Sunday night’s episode of The L Word: Generation Q featured a surprise guest: Megan Rapinoe, whom Alice (Leisha Hailey) introduces as “America’s gay sweetheart” as Le Tigre’s “Deceptacon” plays in the background. It’s about time the show’s reboot started peppering in some cameos; the original iteration of The L Word was full of them, starting off with Snoop Dogg in 2004 and capping off with Lucy Lawless in 2009. (Rumor has it that Paris Hilton was even once in talks to play Nikki Stevens.)
Now that Alice has her very own talk show, there are bound to be more in Generation Q. (Though we’re still praying to the new Gay Hot Priest that former series regulars like Pam Grier and Holland Taylor will also come back as guests.) In the meantime, revisit all that the new show has to live up to with a look back at some of Bette, Shane, and Alice’s one-time costars.
Snoop Dogg: season 1, episodes 8 and 9
Long before he started regularly appearing on TV with Martha Stewart, Snoop Dogg enjoyed a surprisingly lengthy stint on The L Word, essentially playing himself. Over the course of his stint as Slim Daddy, Snoop does exactly what you might expect: marvel at all the hot lesbians, and worship at the altar of the inimitable Kit Porter (and by extension the inimitable Pam Grier). Highlights include the scene in which he invites Kit into his limo and offers her a smoothie, and the scene in which he meets rival player Shane. (“It’s like some weird carnival mirror or something,” Dana remarks of the latter.)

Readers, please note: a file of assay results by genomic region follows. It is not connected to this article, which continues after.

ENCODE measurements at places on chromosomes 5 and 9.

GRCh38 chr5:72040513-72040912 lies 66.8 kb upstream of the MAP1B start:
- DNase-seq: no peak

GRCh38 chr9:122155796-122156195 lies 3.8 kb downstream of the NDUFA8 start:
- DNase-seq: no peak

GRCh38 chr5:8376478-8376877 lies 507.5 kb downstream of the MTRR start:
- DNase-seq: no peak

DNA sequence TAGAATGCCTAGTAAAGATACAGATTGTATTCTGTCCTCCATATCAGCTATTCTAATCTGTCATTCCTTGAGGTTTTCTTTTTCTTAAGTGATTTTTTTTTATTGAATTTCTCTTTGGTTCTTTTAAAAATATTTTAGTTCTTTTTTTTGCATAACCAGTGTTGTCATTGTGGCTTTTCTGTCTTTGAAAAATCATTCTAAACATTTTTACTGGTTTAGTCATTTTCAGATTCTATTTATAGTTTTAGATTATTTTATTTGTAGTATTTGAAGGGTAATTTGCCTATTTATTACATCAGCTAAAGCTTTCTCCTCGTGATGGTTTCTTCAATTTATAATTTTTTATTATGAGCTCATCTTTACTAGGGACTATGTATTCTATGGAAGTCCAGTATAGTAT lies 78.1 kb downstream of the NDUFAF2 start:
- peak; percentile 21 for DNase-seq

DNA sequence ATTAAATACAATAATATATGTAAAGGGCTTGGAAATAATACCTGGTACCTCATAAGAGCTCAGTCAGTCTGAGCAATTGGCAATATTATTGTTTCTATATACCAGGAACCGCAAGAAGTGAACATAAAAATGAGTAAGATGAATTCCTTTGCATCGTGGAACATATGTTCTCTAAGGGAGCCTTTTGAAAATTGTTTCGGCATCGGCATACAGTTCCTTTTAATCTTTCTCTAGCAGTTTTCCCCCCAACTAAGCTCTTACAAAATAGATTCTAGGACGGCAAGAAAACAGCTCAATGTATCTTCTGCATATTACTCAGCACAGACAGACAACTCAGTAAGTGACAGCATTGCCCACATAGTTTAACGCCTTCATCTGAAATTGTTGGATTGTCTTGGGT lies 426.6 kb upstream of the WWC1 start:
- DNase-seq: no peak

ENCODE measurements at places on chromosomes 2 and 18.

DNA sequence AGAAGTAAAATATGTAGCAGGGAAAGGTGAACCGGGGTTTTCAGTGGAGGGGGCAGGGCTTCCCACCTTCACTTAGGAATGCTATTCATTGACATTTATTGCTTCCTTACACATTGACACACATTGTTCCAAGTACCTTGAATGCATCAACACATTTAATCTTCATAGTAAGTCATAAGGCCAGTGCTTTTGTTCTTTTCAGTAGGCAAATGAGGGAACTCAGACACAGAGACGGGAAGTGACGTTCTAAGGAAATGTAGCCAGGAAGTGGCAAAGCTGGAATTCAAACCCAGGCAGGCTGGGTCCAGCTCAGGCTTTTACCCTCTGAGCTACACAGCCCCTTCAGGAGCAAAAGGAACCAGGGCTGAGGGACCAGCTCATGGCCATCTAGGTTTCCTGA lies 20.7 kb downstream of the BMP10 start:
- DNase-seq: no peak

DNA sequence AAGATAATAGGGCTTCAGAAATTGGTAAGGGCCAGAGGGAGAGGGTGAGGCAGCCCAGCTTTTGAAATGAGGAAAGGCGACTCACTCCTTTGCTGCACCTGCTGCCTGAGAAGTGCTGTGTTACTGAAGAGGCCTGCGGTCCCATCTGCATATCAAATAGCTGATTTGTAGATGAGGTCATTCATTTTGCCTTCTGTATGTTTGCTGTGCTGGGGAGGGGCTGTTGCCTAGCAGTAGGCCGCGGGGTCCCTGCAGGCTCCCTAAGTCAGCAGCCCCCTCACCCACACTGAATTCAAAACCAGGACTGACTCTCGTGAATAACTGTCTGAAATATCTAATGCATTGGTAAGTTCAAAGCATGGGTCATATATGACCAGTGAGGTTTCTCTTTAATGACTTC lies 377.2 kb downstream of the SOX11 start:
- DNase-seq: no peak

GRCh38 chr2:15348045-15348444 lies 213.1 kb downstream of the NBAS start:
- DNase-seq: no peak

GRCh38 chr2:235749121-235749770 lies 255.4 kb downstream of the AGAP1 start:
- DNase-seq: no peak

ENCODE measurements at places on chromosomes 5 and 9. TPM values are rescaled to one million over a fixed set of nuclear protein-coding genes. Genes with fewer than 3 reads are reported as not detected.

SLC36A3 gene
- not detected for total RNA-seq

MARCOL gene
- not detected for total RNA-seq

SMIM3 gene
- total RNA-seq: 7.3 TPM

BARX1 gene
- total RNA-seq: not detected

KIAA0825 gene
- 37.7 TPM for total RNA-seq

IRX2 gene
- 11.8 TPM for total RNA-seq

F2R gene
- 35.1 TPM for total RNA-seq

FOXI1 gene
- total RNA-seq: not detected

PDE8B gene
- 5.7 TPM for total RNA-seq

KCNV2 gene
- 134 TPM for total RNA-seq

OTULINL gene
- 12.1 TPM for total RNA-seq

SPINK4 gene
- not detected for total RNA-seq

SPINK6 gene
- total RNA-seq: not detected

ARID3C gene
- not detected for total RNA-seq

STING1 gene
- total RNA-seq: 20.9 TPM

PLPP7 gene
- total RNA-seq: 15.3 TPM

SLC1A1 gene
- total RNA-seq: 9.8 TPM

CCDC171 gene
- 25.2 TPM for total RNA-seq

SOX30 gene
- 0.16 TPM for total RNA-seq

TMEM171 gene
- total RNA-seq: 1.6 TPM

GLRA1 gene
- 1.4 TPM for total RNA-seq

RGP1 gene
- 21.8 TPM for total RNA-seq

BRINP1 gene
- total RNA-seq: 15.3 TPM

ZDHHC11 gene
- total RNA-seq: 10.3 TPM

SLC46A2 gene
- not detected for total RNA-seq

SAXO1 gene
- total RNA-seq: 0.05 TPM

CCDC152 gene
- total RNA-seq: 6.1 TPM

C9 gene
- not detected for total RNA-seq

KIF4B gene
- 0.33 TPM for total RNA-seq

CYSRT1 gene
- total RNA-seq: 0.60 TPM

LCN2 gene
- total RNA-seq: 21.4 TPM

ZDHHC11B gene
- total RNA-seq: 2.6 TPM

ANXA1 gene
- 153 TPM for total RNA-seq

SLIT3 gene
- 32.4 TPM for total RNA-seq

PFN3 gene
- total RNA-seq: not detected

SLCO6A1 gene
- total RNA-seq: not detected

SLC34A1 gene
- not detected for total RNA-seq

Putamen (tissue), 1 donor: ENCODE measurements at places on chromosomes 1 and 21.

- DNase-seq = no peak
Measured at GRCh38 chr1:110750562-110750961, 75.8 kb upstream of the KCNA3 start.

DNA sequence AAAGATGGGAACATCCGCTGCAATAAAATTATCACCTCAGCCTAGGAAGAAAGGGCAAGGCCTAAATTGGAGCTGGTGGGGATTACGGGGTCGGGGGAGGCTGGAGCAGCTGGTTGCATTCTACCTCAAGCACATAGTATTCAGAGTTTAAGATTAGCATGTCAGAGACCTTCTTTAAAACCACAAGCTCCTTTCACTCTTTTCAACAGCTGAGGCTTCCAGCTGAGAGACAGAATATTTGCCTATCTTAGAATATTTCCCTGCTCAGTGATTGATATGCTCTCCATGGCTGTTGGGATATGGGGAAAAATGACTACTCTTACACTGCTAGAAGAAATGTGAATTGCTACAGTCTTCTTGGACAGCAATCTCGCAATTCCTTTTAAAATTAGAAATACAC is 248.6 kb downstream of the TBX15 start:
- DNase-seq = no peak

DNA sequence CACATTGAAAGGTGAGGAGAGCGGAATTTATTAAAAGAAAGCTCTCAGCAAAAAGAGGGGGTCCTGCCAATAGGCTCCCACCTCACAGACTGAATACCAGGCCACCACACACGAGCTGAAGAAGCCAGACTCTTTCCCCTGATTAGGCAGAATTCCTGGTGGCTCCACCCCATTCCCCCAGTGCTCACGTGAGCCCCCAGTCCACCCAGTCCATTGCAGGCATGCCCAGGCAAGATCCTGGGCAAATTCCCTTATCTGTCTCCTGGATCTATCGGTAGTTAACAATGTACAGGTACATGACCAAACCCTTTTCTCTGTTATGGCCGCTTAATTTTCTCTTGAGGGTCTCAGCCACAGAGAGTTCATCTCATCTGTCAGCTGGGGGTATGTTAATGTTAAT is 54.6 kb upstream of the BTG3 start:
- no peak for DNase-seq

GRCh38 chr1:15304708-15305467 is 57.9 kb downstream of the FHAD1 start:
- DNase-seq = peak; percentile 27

Ariana Huffington: season 2, episode 1
“You know, I was at a dinner the other night and somebody said that dykes are the new fags. What do you think about that?,” Ariana Huffington apparently volunteered to ask Shane in 2005, the same year that she launched the Huffington Post. She was one of Shane’s first high-profile clients, which led to some confusion with Dana, who at that point was more accustomed to hearing about Shane’s sexual conquests than celebrity bookings. “You’re doing Ariana Huffington? She’s 50,” she says to Shane, who’s then forced to clarify that she’s doing Huffington’s hair, not Huffington herself.
Sandra Bernhard: season 2, episodes 2 and 3
Anyone who ever drags Jenny deserves a gold star, but none so more than Sandra Bernhard, whose character, Charlotte Birch, calls out Jenny’s “hubristic, overly precious bad puns” in front of her entire creative writing class. And yet, Jenny still doesn’t understand why she’s rejected from taking her workshop. Birch’s candid explanation serves as the closest Jenny gets to a wakeup call: “I want real writers in this class. Fiction writers. You don’t write like that. You journal,” Birch tells her, calling out Jenny’s “school-girl outfit” for good measure. “I’m not here to read The Autobiography of Miss Jenny Schechter.”